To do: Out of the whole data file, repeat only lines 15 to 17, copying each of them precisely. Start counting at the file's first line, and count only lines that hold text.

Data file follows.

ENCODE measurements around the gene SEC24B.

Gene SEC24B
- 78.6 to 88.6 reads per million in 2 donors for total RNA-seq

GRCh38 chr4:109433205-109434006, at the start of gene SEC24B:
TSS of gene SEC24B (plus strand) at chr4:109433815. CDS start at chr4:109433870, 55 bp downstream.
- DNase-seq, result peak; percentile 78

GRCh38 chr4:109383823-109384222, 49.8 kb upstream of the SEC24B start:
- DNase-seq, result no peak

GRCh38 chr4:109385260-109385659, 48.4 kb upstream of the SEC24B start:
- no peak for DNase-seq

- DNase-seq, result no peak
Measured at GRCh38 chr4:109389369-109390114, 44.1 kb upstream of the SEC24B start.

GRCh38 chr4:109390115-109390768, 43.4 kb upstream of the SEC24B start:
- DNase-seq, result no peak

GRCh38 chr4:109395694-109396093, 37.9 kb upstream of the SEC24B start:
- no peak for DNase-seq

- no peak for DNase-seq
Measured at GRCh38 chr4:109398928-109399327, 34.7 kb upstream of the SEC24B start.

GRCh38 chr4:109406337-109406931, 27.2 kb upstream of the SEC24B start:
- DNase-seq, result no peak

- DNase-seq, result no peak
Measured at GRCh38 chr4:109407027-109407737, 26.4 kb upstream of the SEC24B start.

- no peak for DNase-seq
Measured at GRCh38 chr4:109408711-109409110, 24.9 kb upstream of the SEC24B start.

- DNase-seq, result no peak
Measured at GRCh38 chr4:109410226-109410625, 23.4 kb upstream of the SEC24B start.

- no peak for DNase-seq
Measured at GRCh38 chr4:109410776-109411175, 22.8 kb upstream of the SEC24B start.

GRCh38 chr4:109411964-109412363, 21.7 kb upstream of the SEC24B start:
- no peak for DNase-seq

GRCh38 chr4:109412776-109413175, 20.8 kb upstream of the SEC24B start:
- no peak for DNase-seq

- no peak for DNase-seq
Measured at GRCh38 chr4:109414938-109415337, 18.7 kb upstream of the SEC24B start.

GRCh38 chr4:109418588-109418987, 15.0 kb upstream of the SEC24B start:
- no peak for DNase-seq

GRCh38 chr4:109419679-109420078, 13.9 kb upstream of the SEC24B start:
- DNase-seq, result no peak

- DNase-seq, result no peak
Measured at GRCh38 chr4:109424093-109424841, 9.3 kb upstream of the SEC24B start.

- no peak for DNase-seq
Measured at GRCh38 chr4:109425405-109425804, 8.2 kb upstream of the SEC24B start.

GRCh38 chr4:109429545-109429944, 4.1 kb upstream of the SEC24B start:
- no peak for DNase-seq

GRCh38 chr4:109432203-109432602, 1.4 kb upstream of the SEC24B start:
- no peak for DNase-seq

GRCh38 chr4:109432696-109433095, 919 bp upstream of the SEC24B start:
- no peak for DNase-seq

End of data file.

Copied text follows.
GRCh38 chr4:109395694-109396093, 37.9 kb upstream of the SEC24B start:
- no peak for DNase-seq

- no peak for DNase-seq